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ericob
10-14-2005, 05:54 PM
I want to back up a small(~14GB used) volume, then restore its contents to a folder. Unless I'm mistaken, there is no way to restore to a folder when using SuperDuper.

Do I have any better options than backing up to an image, mounting the image and then copying the contents of that image into a folder? Using the Finder to then copy tens of thousands of files seems very unpleasant.

Is there some nice little terminal command or utility that would be a better choice for this copy? Is there some nice little terminal command or utility that would be able to read directly from the disk image file and copy into a folder I designate?

dnanian
10-15-2005, 08:52 AM
Why are you trying to store its contents in a folder, Eric? Would a sparse image suffice, since it can be opened and managed like any other volume?

If you're just going to copy out of the image into a folder, you could do the *whole* operation with Finder... but since you probably can't authorize to copy that much data, it's unlikely to work...

ericob
10-15-2005, 06:00 PM
There are several issues embedded in my comment.

First, to reply: It is not that I want to "store" the contents of a disk image in folder. I want to REstore a disk image TO a folder. Currently, we can backup volumes to images and folders to images. And we can restore images to volumes. But we cannot restore an image to a folder. Realize than an image will not always contain a bootable volume: it may contain only a folder (a collection of files), just a single very large file, a data-only volume, etc.

I realize I can open an image and use the Finder to copy everything (or pick and choose) to another location. That will often be useful, but also is not what I'm looking for.

I really do not want to have to rely on the Finder to copy these files. And I'd prefer to not even let the Finder see the files before they appear in my target folder. (I don't want Spotlight or some other "service" grabbing for things on a mounted image.) Also, there may be invisible files on the image. A mounted image will not show those files in the Finder, and therefore they cannot be selected for copying. For another thing, I want all the file information preserved during the process. I do not want permission settings or modification dates of the files changing, for instance. It's also difficult to believe that the Finder is going to be very efficient copying thousands and thousands of files. And how good it its validation checking?

As I say, I'd prefer a solution that will restore the contents of a disk image file to a folder (without needing to mount that image). As a second choice I'll settle for mounting the image and using a command or tool in the terminal to do the copy task. Which one(s) will preserve all the "Macintosh stuff" in files?

In your reply you wrote "...but since you probably can't authorize to copy that much data...." I've never heard of this sort of limit. Are you saying that the Finder will refuse to copy more than a certain number of files at a time??


In case anyone wonders why I would want to keep a collection of file in a disk image (instead of simply in a copy of the folder), it is because in an image the files are "hermetically sealed." I can safely have a disk image visible to my file system without exposing its contents to the file system. I won't mistakenly begin working inside my "backup" folder, iTunes or iPhoto or Spotlight or WHATever will not notice the contained files and feel bound to do something with them, etc. Also, again, the image should be an exact copy of my files, not the simply the Finder's idea of what the current user can see or do.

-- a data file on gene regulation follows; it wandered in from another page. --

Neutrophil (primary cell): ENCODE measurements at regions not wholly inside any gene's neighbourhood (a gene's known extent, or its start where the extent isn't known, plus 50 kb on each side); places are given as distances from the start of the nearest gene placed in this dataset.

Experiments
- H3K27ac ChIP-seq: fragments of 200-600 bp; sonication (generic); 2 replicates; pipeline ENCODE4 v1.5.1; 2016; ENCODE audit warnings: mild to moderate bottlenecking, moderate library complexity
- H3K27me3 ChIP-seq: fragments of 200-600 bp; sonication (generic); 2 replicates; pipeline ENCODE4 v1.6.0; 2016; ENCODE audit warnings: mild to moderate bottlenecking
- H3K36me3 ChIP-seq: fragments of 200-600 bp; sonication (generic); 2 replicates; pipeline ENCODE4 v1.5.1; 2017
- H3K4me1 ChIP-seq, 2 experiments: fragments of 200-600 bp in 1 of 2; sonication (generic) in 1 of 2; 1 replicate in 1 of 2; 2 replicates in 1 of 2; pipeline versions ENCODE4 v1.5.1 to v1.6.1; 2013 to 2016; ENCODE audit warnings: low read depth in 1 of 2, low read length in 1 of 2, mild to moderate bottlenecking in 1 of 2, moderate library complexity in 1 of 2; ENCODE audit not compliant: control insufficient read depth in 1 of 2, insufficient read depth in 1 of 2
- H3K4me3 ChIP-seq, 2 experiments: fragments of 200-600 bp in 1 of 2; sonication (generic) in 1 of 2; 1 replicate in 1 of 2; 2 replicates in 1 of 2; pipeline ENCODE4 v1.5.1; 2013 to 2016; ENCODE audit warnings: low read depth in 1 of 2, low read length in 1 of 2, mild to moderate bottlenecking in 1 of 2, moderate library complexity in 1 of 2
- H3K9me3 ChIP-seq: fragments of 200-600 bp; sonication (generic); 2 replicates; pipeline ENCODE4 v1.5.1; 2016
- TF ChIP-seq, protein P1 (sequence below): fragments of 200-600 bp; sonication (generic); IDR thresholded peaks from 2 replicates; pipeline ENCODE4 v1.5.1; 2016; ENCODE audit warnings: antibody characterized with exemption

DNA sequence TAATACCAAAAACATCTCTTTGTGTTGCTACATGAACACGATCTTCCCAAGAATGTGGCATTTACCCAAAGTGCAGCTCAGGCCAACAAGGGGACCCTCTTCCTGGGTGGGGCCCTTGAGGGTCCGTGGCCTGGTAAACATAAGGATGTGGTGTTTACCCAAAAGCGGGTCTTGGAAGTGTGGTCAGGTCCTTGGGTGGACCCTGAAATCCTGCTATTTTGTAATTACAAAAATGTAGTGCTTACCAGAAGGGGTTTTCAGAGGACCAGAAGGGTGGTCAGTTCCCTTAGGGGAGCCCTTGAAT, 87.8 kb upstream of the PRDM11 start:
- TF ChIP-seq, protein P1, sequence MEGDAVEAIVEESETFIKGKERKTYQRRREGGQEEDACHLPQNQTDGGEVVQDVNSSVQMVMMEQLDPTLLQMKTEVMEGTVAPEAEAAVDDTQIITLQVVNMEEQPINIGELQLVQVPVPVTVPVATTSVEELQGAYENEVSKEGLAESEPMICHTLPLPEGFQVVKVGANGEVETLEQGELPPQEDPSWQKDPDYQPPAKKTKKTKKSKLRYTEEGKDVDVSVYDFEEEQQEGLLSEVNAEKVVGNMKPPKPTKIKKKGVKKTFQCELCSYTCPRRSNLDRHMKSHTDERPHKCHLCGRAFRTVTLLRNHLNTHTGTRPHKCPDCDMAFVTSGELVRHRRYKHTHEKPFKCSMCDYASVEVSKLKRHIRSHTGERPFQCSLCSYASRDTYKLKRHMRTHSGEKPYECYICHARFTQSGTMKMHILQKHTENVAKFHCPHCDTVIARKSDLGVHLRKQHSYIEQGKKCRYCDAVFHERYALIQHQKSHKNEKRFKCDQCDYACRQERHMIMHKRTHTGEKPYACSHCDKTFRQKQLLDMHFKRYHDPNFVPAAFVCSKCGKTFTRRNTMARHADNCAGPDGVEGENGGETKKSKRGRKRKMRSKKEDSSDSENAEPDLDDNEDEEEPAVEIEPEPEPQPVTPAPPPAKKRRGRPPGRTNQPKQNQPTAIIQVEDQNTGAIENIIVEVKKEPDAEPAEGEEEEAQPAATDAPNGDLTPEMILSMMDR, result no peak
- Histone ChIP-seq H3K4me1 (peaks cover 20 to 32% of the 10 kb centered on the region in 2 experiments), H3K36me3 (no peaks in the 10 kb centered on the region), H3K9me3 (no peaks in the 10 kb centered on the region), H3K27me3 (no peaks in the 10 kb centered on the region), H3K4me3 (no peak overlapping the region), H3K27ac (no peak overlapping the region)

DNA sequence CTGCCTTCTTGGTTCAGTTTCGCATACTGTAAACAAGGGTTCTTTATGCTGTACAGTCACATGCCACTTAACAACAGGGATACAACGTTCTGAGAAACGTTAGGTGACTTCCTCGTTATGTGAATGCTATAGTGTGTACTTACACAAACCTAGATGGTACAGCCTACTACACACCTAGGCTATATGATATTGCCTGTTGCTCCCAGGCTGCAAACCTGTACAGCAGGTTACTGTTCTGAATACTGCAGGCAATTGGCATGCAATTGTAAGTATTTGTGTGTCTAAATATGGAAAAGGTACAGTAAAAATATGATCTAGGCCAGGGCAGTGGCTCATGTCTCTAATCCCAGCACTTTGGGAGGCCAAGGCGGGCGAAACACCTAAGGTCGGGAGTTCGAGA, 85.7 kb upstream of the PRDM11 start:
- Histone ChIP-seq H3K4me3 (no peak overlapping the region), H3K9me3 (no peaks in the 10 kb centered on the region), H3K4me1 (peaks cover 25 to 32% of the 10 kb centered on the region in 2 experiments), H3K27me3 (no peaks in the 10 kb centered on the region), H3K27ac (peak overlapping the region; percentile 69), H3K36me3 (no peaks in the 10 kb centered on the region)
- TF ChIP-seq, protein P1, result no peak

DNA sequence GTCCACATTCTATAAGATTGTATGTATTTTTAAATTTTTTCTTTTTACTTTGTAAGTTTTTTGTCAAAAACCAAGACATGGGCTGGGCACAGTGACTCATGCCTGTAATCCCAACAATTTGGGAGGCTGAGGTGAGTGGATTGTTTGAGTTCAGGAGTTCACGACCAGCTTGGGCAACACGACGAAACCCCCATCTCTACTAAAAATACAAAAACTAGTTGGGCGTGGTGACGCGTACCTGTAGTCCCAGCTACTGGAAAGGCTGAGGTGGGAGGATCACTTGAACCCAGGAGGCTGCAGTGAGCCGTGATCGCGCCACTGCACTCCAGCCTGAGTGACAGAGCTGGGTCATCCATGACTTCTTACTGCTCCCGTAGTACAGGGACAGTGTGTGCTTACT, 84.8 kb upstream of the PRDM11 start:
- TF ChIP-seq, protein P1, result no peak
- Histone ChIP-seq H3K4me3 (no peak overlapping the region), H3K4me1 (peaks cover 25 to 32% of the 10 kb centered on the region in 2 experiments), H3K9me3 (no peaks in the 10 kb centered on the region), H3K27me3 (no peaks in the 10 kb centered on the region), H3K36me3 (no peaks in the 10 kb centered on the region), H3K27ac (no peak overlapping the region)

dnanian
10-15-2005, 07:31 PM
First, I used the wrong term -- sorry. I didn't mean "much" in quantity terms, I meant for permissions -- trying to copy a whole system, and authorizing against the whole thing.

But, regarding the rest -- sorry. We can't do that... and even if we could, they'd be seen by Finder anyway, since you'd have to mount (or we would)... and Spotlight sees the files as soon as they hit the file system, since that's all done with kqueues.

Block restore -- the only real way to avoid mounting -- couldn't be done to a folder either, because it happens at far too low a level. You'd have to replace the *entire* drive with the restoration... and then it gets seen, and indexed. Etc.

So, unfortunately, we don't look to be the solution to your needs. Sorry, Eric!

ericob
10-15-2005, 09:59 PM
First, I used the wrong term -- sorry. I didn't mean "much" in quantity terms, I meant for permissions -- trying to copy a whole system, and authorizing against the whole thing. Gotcha. Note that I'm not intending to (try to) copy a entire bootable system by dragging files in the Finder. (To copy a bootable volume I'd of course use SuperDuper! :) ) But neither do I expect to be able use the Finder to drag around files that are owned by other users (the System included). However, I can get around the permissions problems at the point of creating the image... I use SuperDuper!

But, regarding the rest -- sorry. We can't do that... and even if we could, they'd be seen by Finder anyway, since you'd have to mount (or we would)... and Spotlight sees the files as soon as they hit the file system, since that's all done with kqueues.

Block restore -- the only real way to avoid mounting -- couldn't be done to a folder either, because it happens at far too low a level. You'd have to replace the *entire* drive with the restoration... and then it gets seen, and indexed. Etc.Well, I didn't know the limitations of reading from an image directly. It appears that there's no way to just reach in there and pull files out, one at a time, sequentially. And you write "You'd have to replace the *entire* drive with the restoration." That's exactly what I'm trying to avoid. Hence the concept of "restoring to a folder." :( Apparently, if the backup file was some form of archive file (instead of an image file) I could then copy out of the archive to another destination without exposing the files inside the archive directly to the file system. Hmm...

So, unfortunately, we don't look to be the solution to your needs. Sorry, Eric! Not entirely... I can get the data backed up completely and accurately (to a disk image) using SD. To then copy the contents of that image to a folder, it looks like I will have to mount the image (ugh), then do the copy operation from the Terminal with "sudo cp" or some such so that I can completely and accurately restore all the files, including invisible ones and ones I don't own.